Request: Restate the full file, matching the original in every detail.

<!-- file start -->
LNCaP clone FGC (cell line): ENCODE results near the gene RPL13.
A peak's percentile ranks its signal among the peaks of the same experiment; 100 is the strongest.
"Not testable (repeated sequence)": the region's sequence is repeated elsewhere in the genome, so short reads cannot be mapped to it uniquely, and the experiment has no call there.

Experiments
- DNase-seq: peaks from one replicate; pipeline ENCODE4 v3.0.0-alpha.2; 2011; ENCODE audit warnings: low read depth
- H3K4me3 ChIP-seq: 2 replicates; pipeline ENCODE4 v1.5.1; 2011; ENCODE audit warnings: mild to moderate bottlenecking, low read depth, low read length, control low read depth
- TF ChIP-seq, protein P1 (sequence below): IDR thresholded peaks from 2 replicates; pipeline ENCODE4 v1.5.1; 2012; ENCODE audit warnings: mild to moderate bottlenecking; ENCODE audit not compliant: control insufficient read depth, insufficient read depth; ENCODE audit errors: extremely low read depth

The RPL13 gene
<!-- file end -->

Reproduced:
LNCaP clone FGC (cell line): ENCODE results near the gene RPL13.
A peak's percentile ranks its signal among the peaks of the same experiment; 100 is the strongest.
"Not testable (repeated sequence)": the region's sequence is repeated elsewhere in the genome, so short reads cannot be mapped to it uniquely, and the experiment has no call there.

Experiments
- DNase-seq: peaks from one replicate; pipeline ENCODE4 v3.0.0-alpha.2; 2011; ENCODE audit warnings: low read depth
- H3K4me3 ChIP-seq: 2 replicates; pipeline ENCODE4 v1.5.1; 2011; ENCODE audit warnings: mild to moderate bottlenecking, low read depth, low read length, control low read depth
- TF ChIP-seq, protein P1 (sequence below): IDR thresholded peaks from 2 replicates; pipeline ENCODE4 v1.5.1; 2012; ENCODE audit warnings: mild to moderate bottlenecking; ENCODE audit not compliant: control insufficient read depth, insufficient read depth; ENCODE audit errors: extremely low read depth

The RPL13 gene